March 21st is the International Day for the Elimination of Racial Discrimination. Alberta joins communities across the globe in support of this day, as we are proud to be a welcoming, multicultural province where human rights are protected and our citizens have the freedom to maintain their traditions. Albertans from every walk of life contribute to the strength and success of our province— from First Nations peoples to immigrants from around the globe.
In 1966, the United Nations (UN) recognized March 21 as International Day for the Elimination of Racial Discrimination, a day when the people around the world show their opposition to racism. Much progress has been made (since) in combating discrimination and intolerance, but there are many challenges yet to be overcome.
Supporting culture and preserving heritage are powerful ways in which we can work to eliminate racial discrimination. Tolerance, understanding and respect are promoted when we encourage and celebrate diversity.
Here are two ways we can actively strive towards eliminating racism:
Be part of the community:
Alberta communities honour cultural diversity and give us a chance to celebrate and learn about one another’s tradition through more than 7,000 festivals. In 1974, the Alberta Government declared the first Monday of August an annual holiday to recognize and celebrate the varied cultural heritage of Alberta. For example, there is Edmonton’s Servus Heritage Festival, one of our province’s largest Heritage Day events, with over eighty-five cultures from all over the world participating in this incredible celebration. There is also Calgary’s GlobalFest, which “showcases Calgary’s cultural diversity and artistic excellence within our communities locally and across the globe”.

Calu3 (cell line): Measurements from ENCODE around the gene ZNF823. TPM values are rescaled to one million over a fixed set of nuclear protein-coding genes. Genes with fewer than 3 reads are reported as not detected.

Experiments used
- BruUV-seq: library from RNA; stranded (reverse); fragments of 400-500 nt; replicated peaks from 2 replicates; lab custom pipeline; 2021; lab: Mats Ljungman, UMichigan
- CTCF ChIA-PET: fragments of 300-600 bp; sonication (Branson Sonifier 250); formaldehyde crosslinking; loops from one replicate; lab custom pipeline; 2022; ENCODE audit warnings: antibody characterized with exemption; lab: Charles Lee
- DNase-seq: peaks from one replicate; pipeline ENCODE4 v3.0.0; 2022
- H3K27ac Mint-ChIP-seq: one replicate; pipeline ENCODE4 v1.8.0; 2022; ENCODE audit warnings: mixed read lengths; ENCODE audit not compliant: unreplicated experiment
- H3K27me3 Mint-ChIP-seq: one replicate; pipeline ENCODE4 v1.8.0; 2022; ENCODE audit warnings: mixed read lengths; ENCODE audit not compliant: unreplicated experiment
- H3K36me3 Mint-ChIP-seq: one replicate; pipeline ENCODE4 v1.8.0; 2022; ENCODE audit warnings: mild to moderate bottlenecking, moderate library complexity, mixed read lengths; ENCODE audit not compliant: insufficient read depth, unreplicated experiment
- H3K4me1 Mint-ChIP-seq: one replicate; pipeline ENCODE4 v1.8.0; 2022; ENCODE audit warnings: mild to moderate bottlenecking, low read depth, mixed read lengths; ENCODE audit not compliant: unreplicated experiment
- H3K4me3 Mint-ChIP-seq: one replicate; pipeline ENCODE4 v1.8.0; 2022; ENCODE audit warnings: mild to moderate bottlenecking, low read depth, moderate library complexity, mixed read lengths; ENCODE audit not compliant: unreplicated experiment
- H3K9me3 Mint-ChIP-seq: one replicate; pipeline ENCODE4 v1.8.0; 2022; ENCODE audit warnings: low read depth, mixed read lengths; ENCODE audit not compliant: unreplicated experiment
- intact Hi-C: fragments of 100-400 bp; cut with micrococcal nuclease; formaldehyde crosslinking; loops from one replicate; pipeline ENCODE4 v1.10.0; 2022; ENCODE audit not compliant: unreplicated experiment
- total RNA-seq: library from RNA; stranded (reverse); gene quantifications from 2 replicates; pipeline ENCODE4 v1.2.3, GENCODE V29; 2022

Honour the past, look to the future:
By maintaining connections to our history and telling the varied stories of our past, museums encourage us to see the world through the eyes of others. The museums and historic sites in our province preserve places and stories of cultural significance, and share these with Albertans and our visitors. Sites such as Head-Smashed-In Buffalo Jump, also an UNESCO World Heritage Site, help maintain our connection to the history and of First Nations people in southern Alberta.
From Frank Slide Interpretive Centre, presenting the history of Crowsnest Pass from immigration through coal mining to rum running…to the Ukranian Cultural Heritage Village telling the story of Ukrainian immigrants who settled east central Alberta…to the francophone communities that continue to grow because of diverse cultures…
Festivals and cultural events maintain traditions, and invite Albertans to share in the knowledge and understanding of one another’s backgrounds. Celebrating culture brings us together; it sends a message that diversity is welcome and that promoting understanding and respect is a powerful way in which we can work to towards the elimination of racial discrimination.
For more information: